By sponsoring ‘Black Panther’ screenings around the country, communities are taking a page from issue-driven cinema.
When it comes to the success of Ryan Coogler‘s Black Panther, it seems there’s more than enough credit to go around. Credit to Coogler for executing on a vision that puts representation above franchise continuity; credit to his talented writers and cast for turning Wakanda into a source of inspiration for millions. But as we continue to measure the ripples Black Panther has created in popular culture, there are countless others who also deserve credit beyond the world of Wakanda. Throughout the film’s opening weekend, we saw countless communities rally around the movie by offering free screenings for elementary school and high school-aged students, and this grassroots effort – in addition to the colossal blockbuster success of the film – shows why movies like Black Panther are so important to communities everywhere.
Back in 2017, I wrote about Netflix’s decision to make 13th, Ava DuVernay‘s award-winning documentary on the criminal justice system, available for free to educators. In that piece, I quoted Slate author Dana Goldstein in her assertion that media literacy was about offering positive historical and cultural messages as it is teaching historical skepticism. “Effective media literacy,” Goldstein wrote, “empowers students to consume and create good content, not just critique the bad stuff.” For films like 13th and Selma, this argument meant providing people the opportunity to experience challenging retellings of American history while also celebrating black creators.
And over the years, we’ve seen free screenings play an increasingly vital role in the media literacy of the next generation of filmmakers. I don’t need to tell you about the cultural impact of Black Panther but is important to note the amount of support we’ve seen from community leaders. Octavia Spencer sponsored a series of free screenings in her native Mississippi over the opening weekend, saying that this was an important moment where “all of our brown children can see themselves as a superhero.” Top Dawg Entertainment, the record label of Black Panther soundtrack architect Kendrick Lamar, also hosted a series of free screenings in South Los Angeles. In Chicago, the artist collective Chicago Cypher spearheaded their own free screenings for high-achieving students in the Chicago Public School system. And this doesn’t even count the number of small acts of cinematic philanthropy taking place in communities around the country.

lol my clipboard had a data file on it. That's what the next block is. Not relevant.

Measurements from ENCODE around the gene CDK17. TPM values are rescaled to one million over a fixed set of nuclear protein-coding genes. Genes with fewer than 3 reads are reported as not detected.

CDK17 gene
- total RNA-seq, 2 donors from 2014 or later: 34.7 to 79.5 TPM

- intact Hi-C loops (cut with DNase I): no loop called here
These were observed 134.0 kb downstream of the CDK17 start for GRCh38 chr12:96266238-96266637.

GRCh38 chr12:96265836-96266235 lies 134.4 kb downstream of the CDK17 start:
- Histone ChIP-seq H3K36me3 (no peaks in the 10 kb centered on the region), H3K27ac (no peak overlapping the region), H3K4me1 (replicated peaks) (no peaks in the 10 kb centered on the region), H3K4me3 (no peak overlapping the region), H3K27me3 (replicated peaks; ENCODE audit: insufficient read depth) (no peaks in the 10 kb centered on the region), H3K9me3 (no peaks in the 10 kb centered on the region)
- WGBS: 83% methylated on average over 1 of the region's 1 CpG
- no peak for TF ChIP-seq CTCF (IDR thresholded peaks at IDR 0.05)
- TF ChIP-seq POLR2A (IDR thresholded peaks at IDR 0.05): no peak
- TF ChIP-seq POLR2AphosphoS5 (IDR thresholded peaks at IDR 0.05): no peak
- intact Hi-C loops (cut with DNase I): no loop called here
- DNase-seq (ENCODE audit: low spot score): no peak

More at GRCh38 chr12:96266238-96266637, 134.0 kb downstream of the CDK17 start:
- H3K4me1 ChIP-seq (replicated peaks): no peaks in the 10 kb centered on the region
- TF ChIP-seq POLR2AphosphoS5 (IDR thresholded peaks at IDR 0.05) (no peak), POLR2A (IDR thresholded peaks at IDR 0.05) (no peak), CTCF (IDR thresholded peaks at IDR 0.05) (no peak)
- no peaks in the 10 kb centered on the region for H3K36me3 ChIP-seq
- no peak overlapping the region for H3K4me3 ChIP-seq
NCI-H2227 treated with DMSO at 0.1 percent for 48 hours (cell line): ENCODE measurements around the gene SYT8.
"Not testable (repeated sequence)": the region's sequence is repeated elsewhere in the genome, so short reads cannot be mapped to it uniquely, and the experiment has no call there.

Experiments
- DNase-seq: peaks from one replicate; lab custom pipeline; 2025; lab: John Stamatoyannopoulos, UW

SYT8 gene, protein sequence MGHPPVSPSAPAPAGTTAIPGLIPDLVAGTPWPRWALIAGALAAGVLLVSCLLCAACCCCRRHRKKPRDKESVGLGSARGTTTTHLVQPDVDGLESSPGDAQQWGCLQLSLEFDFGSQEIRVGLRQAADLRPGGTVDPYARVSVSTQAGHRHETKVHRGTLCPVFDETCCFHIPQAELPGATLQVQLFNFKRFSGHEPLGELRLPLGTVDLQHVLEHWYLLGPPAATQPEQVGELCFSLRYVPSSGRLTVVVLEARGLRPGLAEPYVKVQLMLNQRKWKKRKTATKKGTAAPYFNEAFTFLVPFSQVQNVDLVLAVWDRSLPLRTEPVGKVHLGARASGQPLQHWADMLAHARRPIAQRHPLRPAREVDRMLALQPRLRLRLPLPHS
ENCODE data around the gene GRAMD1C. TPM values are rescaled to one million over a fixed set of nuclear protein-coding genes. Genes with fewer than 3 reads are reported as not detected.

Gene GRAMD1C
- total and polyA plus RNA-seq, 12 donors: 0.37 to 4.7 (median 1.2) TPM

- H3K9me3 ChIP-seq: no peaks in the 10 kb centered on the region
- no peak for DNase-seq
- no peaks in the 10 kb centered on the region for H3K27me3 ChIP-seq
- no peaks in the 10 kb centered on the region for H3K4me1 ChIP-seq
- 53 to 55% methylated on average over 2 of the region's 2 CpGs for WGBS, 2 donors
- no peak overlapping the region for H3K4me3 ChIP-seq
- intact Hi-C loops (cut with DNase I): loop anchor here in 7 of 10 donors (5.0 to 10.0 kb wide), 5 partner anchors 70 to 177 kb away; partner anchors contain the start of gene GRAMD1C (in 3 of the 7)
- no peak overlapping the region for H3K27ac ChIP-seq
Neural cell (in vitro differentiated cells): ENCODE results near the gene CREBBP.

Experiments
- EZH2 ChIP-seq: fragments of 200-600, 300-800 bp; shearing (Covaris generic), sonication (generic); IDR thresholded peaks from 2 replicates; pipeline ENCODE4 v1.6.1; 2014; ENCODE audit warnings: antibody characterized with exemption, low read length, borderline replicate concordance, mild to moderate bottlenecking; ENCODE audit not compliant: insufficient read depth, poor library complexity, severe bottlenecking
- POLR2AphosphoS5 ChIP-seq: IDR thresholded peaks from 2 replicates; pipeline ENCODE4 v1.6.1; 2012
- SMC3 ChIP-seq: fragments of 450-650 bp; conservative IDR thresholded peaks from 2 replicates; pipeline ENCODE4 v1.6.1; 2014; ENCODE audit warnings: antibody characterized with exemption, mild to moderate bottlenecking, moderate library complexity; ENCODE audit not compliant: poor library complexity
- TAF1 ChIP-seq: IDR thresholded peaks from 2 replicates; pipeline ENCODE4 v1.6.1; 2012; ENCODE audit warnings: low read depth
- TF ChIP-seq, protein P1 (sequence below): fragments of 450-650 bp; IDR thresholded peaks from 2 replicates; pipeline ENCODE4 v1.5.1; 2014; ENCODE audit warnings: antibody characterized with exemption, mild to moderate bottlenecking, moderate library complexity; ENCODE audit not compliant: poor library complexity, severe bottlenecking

This also occurred the same holiday weekend that Jordan Peele‘s Get Out returned to select theaters, for free, for one day only. As noted by Money, Get Out was not only one of the highest-grossing movies of 2017, it also remains a contender – and, dare I say, frontrunner – in the Best Picture category at the upcoming Academy Awards. For Peele, this screening wasn’t just an opportunity to expose new people to his movie before the Oscars. “I don’t care if you’ve seen it one time, two times, three times,” the writer-director explained in a recent video posted to Twitter. “If you bring someone who’s never seen it and you watch them watch it, whatever. You get to enjoy a free screening of Get Out this Presidents’ Day.” For Peele, it was simply another opportunity to bring the community of Get Out fans together and to celebrate his brilliant, subversive movie one last time in theaters.